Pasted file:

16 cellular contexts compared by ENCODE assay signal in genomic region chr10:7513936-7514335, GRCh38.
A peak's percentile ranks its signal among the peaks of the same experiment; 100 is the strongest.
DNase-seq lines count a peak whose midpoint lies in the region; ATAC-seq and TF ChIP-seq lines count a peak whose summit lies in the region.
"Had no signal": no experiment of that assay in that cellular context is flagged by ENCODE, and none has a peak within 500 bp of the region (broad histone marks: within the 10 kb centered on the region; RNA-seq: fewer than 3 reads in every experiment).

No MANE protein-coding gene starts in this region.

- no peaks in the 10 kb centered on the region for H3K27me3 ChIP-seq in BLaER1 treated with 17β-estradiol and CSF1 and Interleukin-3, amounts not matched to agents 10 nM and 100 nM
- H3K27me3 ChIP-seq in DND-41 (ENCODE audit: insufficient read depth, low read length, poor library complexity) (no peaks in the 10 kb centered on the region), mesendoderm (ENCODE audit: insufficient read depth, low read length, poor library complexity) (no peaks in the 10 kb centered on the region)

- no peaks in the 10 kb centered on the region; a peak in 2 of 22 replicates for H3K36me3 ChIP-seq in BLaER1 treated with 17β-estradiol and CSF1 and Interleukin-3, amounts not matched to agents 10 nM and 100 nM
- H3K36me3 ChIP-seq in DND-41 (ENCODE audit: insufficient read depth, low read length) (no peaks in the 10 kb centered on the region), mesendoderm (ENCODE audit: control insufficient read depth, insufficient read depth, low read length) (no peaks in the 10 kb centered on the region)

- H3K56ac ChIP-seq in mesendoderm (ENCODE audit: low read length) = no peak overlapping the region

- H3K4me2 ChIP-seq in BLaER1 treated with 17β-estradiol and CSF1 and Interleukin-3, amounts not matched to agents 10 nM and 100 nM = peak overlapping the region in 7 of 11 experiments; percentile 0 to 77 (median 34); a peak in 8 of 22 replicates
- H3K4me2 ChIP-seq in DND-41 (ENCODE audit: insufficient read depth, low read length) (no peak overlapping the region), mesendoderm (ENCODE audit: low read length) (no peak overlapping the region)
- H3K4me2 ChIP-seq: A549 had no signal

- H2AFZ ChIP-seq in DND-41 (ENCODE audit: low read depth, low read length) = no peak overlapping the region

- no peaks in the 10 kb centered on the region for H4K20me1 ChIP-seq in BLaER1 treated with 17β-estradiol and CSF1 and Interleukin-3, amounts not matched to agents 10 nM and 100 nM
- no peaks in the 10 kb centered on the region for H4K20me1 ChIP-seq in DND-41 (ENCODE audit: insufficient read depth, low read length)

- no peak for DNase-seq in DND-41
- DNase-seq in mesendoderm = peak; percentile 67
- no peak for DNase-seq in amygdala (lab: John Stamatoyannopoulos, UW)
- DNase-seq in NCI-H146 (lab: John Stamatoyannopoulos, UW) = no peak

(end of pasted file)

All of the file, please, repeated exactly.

16 cellular contexts compared by ENCODE assay signal in genomic region chr10:7513936-7514335, GRCh38.
A peak's percentile ranks its signal among the peaks of the same experiment; 100 is the strongest.
DNase-seq lines count a peak whose midpoint lies in the region; ATAC-seq and TF ChIP-seq lines count a peak whose summit lies in the region.
"Had no signal": no experiment of that assay in that cellular context is flagged by ENCODE, and none has a peak within 500 bp of the region (broad histone marks: within the 10 kb centered on the region; RNA-seq: fewer than 3 reads in every experiment).

No MANE protein-coding gene starts in this region.

- no peaks in the 10 kb centered on the region for H3K27me3 ChIP-seq in BLaER1 treated with 17β-estradiol and CSF1 and Interleukin-3, amounts not matched to agents 10 nM and 100 nM
- H3K27me3 ChIP-seq in DND-41 (ENCODE audit: insufficient read depth, low read length, poor library complexity) (no peaks in the 10 kb centered on the region), mesendoderm (ENCODE audit: insufficient read depth, low read length, poor library complexity) (no peaks in the 10 kb centered on the region)

- no peaks in the 10 kb centered on the region; a peak in 2 of 22 replicates for H3K36me3 ChIP-seq in BLaER1 treated with 17β-estradiol and CSF1 and Interleukin-3, amounts not matched to agents 10 nM and 100 nM
- H3K36me3 ChIP-seq in DND-41 (ENCODE audit: insufficient read depth, low read length) (no peaks in the 10 kb centered on the region), mesendoderm (ENCODE audit: control insufficient read depth, insufficient read depth, low read length) (no peaks in the 10 kb centered on the region)

- H3K56ac ChIP-seq in mesendoderm (ENCODE audit: low read length) = no peak overlapping the region

- H3K4me2 ChIP-seq in BLaER1 treated with 17β-estradiol and CSF1 and Interleukin-3, amounts not matched to agents 10 nM and 100 nM = peak overlapping the region in 7 of 11 experiments; percentile 0 to 77 (median 34); a peak in 8 of 22 replicates
- H3K4me2 ChIP-seq in DND-41 (ENCODE audit: insufficient read depth, low read length) (no peak overlapping the region), mesendoderm (ENCODE audit: low read length) (no peak overlapping the region)
- H3K4me2 ChIP-seq: A549 had no signal

- H2AFZ ChIP-seq in DND-41 (ENCODE audit: low read depth, low read length) = no peak overlapping the region

- no peaks in the 10 kb centered on the region for H4K20me1 ChIP-seq in BLaER1 treated with 17β-estradiol and CSF1 and Interleukin-3, amounts not matched to agents 10 nM and 100 nM
- no peaks in the 10 kb centered on the region for H4K20me1 ChIP-seq in DND-41 (ENCODE audit: insufficient read depth, low read length)

- no peak for DNase-seq in DND-41
- DNase-seq in mesendoderm = peak; percentile 67
- no peak for DNase-seq in amygdala (lab: John Stamatoyannopoulos, UW)
- DNase-seq in NCI-H146 (lab: John Stamatoyannopoulos, UW) = no peak